KPM Records would fly out composers, arrangers and musicians to Holland and Belgium, where local musicians would join them for recording sessions. This meant that often, the same musicians would play on tracks that were penned by several composers. For the musicians involved, this proved lucrative and some were reluctant to turn their back on session work for companies like KPM Records.
Still the Musician’s Union’s ban continued, and it wasn’t until the late seventies that the Musician’s Union lifted their ban on new recordings of library music. By then, the Musician’s Union realised that they were fighting a losing battle and had no option but to concede defeat.
Meanwhile, the music that was being recorded in Europe and once the ban was lifted in Britain, found its way onto albums of library music released by KPM Music. Again, KPM Music were innovators, and released limited editions of library music. Sometimes, only 1,000 albums were released, and they were sent out to film studios, television and radio stations and advertising agencies. However, by then, interest in library music had grown.
Although the albums of library music were never meant to be commercially available, a coterie of musical connoisseurs had discovered KPM Music’s albums of library music and were determined to add each release to their collection. They weren’t alone.
Later, DJs and sample hungry hip hop and house producers discovered the world of library music. This was a boon for many of these producers who were musically illiterate, and could neither read music nor play an instrument. However, with some lots of practise the musically challenged ‘producers’ were eventually able to sample albums of library music for their latest ‘production’ and very occasionally, this resulted in a hit single for the musical pirates. However, most of the credit should’ve gone to those who made the music that had been sampled.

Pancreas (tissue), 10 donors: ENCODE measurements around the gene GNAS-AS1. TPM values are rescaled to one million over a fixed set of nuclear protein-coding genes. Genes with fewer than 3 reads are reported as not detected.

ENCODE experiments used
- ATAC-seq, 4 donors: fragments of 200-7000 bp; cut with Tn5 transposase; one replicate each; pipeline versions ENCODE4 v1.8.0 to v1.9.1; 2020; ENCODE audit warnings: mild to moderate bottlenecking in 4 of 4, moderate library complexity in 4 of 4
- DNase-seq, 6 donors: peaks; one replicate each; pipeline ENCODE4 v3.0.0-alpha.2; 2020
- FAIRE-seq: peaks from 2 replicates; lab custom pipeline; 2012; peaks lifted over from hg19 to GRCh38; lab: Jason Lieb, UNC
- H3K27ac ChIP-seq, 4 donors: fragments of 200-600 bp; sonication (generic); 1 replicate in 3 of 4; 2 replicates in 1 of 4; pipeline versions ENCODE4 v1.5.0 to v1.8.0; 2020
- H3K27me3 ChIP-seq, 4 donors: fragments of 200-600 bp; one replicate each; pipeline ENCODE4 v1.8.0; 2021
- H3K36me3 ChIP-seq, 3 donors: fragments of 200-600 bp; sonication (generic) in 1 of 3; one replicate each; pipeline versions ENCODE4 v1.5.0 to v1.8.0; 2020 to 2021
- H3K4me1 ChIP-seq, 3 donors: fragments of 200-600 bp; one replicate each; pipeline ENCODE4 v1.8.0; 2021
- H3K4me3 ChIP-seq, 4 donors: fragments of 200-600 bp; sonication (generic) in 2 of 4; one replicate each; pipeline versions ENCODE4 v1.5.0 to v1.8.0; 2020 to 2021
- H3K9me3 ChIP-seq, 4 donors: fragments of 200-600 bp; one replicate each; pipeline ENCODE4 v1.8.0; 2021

This included the musicians who made the library music which was a favourite of the pirate producers. At KPM Music the dream team of Brian Bennett, Alan Hawkshaw and John Fiddy were at the peak of their powers in 1976 when they recorded the twelve tracks on Hot Wax. It features a series of musical masterclasses from Brian Bennett, Alan Hawkshaw and John Fiddy as they explored the latest trends in production music in 1976.
Hot Wax opens with Capital City the first contribution from Brian Bennett. It’s full of excitement and sounds as if it should feature on the opening titles to a late-seventies television drama and film. The excitement continues on Full Throttle while Big Haul sounds like the soundtrack to a car chase on The Sweeney. Very different is Bop On The Rocks which is funky and tinged with humour. However, these tracks aren’t Brian Bennett’s only contributions.
Brian Bennett joins forces with Alan Hawkshaw on Wallop, an uplifting pounding rock track, while Dossier is a mixture of drama and tension. There’s a degree tension of tension which is combined with machismo on the funky Name Of The Game. The album closer Corn Ball, shows Brian Bennett and Alan Hawkshaw’s versatility as they switch to boogie on a track that is bright and full of energy and humour.
This leaves John Fiddy’s quartet of contributions. Taste For Living is bubbly and energetic while Fresh Star is lysergic and the piano steals the show in Hot Boppin.’Then to say that All Time Great is thrilling and intoxicating is an understatement. It’s one of John Fiddy’s finest tracks.
With the recent resurgence in interest in library music there’s been a number of compilations of library music released over the last few years. However, the reissue of Hot Wax from the KPM 100 series is a welcome reissue from Be With Records. It’s also a reminder of one of the three Masters At Work, Alan Hawkshaw, Brian Bennett and John Fiddy who were among the finest purveyors of library music and responsible for a flawless album of library music in 1976, Hot Wax.